Elisabeth Griffith’s new book ‘Formidable,’ chronicles American women’s fight for equality

Ahead of the midterm election, there's growing concern among some Republicans that abortion, and the GOP candidates varying responses to it, could hurt them with voters this fall. But for some women, it's the latest front in the battle for women's rights. Judy Woodruff spoke with Elisabeth Griffith about her new book, "Formidable: American Women and the Fight for Equality: 1920-2020."

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  • Amna Nawaz:

    The Supreme Court's decision to overturn Roe v. Wade earlier this summer is the latest front in the battle for women's rights in this country, a fight that goes back more than 100 years.

    Judy Woodruff recently sat down with author Elisabeth Griffith, who explores the history of women and the rights they have sought to secure in her latest book, "Formidable: American Women and the Fight for Equality: 1920-2020."

  • Judy Woodruff:

    Betsy Griffith, welcome to the "NewsHour."

    You and I have known each other a long time. You have written this remarkable definitive book on the early women's rights activist Elizabeth Cady Stanton. And here you are with this book on 100 years, a century of American women.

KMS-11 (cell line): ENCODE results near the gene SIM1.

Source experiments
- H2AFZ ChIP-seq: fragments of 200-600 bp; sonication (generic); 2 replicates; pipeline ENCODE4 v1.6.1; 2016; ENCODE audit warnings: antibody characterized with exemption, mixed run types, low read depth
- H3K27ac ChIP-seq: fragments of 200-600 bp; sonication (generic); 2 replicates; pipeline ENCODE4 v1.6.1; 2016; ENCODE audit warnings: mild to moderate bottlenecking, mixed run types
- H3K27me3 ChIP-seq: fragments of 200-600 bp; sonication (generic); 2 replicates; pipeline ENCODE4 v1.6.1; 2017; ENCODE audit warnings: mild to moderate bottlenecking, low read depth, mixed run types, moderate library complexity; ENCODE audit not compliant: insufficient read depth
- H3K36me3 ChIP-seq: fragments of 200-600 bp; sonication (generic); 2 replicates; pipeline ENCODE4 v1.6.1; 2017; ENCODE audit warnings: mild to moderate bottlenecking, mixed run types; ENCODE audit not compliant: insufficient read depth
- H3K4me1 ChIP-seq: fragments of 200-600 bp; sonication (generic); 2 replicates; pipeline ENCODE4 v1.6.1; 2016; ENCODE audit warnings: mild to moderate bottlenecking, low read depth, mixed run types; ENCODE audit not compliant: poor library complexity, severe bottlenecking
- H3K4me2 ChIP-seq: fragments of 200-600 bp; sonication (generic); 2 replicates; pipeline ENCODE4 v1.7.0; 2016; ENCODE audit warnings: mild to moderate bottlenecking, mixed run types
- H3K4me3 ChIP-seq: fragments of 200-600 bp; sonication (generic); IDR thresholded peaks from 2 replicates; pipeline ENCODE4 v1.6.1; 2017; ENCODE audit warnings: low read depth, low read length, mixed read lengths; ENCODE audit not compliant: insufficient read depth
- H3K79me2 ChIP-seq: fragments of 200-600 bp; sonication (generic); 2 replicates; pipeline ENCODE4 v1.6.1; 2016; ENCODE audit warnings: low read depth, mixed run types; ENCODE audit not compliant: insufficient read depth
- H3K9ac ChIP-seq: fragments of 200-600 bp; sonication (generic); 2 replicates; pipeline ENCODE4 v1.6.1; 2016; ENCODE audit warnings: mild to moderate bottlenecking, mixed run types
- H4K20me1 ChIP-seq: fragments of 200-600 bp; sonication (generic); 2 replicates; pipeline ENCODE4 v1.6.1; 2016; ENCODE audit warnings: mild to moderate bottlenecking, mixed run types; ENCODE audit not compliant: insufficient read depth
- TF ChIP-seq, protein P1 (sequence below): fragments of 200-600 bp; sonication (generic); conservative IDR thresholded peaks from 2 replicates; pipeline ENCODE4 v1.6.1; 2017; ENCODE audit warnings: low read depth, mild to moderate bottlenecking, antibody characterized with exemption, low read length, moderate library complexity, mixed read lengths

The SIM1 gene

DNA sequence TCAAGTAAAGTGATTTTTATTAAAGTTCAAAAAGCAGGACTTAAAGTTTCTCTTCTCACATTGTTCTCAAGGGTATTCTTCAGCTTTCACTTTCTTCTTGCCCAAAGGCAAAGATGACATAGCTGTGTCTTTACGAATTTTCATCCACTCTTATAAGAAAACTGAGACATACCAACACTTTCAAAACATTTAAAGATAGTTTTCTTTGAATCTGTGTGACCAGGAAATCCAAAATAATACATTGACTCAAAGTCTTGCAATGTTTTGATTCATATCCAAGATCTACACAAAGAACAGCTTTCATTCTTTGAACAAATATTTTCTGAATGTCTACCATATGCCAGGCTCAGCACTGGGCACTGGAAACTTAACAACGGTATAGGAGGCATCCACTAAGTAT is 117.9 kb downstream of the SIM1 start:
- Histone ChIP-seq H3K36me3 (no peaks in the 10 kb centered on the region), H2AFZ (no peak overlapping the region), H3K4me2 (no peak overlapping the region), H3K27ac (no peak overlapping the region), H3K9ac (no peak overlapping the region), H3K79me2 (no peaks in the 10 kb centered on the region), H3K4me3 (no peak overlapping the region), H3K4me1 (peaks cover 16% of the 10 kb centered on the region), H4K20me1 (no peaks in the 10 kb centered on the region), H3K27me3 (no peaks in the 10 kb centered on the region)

What did you want to do with this book that hadn't been done in other looks at American women?

    Elisabeth Griffith, Author, "Formidable: American Women and the Fight for Equality: 1920-2020": I wanted to talk about in one place how women use the vote, so much hoopla about the 19th Amendment getting the vote, but that — it didn't end there.

    That was not a complete victory. It took formidable women against formidable opponents, taking a long time to reach these victories. There were — the cast is huge. And it's a much more diverse cast than most people understand.

  • Judy Woodruff:

    Much more diverse and in ways that hardly anyone had written about before.